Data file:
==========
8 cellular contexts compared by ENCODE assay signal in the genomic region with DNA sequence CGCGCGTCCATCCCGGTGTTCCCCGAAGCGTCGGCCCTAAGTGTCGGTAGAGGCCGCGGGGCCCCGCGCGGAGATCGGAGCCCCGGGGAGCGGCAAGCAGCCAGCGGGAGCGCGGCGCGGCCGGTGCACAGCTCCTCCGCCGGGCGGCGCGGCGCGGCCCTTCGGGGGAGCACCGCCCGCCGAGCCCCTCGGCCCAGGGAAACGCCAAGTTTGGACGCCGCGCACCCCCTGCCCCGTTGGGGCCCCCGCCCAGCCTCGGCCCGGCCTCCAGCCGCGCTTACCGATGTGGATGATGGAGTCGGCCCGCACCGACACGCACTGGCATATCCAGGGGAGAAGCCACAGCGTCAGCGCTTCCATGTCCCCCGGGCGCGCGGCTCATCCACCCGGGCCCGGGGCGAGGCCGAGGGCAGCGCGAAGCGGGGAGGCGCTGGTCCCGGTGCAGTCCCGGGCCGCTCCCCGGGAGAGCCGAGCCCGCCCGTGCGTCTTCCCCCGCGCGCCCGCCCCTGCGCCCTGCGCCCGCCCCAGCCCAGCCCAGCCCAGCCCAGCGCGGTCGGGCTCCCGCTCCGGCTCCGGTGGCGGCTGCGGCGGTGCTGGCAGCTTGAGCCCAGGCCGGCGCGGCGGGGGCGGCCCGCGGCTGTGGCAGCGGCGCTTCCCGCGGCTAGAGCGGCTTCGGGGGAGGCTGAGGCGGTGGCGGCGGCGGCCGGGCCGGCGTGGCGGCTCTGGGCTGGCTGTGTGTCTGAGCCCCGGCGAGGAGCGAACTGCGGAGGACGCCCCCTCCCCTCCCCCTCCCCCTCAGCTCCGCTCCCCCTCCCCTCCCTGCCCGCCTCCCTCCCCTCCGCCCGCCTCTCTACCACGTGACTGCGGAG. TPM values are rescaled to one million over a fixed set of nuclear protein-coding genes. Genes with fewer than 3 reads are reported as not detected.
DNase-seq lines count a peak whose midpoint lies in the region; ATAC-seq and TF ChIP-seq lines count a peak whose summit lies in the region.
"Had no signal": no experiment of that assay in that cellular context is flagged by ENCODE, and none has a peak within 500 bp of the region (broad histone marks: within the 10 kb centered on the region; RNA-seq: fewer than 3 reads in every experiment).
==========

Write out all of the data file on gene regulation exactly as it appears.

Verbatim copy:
8 cellular contexts compared by ENCODE assay signal in the genomic region with DNA sequence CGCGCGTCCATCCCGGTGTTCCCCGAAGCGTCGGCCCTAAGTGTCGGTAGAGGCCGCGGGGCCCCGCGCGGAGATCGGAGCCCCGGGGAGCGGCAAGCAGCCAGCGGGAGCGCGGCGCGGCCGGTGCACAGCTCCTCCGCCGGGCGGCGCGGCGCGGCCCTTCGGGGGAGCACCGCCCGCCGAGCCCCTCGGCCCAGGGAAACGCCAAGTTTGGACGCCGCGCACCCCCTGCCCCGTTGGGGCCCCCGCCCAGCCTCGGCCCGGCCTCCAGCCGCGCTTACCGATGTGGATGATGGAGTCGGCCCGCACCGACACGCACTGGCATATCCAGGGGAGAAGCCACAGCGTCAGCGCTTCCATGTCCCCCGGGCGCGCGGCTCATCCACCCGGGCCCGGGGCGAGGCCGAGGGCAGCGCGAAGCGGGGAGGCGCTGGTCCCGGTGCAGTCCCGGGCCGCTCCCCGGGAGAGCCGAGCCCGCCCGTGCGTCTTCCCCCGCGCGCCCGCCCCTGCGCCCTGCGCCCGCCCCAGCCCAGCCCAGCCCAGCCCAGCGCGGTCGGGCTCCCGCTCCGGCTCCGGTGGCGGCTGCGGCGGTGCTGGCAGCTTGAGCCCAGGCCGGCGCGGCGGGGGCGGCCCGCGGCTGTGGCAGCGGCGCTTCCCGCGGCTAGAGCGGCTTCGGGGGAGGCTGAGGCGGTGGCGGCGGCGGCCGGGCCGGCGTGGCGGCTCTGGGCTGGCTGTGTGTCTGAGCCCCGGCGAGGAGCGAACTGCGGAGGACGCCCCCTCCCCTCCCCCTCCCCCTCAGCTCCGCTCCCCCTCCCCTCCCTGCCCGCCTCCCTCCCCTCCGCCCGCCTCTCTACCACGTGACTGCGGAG. TPM values are rescaled to one million over a fixed set of nuclear protein-coding genes. Genes with fewer than 3 reads are reported as not detected.
DNase-seq lines count a peak whose midpoint lies in the region; ATAC-seq and TF ChIP-seq lines count a peak whose summit lies in the region.
"Had no signal": no experiment of that assay in that cellular context is flagged by ENCODE, and none has a peak within 500 bp of the region (broad histone marks: within the 10 kb centered on the region; RNA-seq: fewer than 3 reads in every experiment).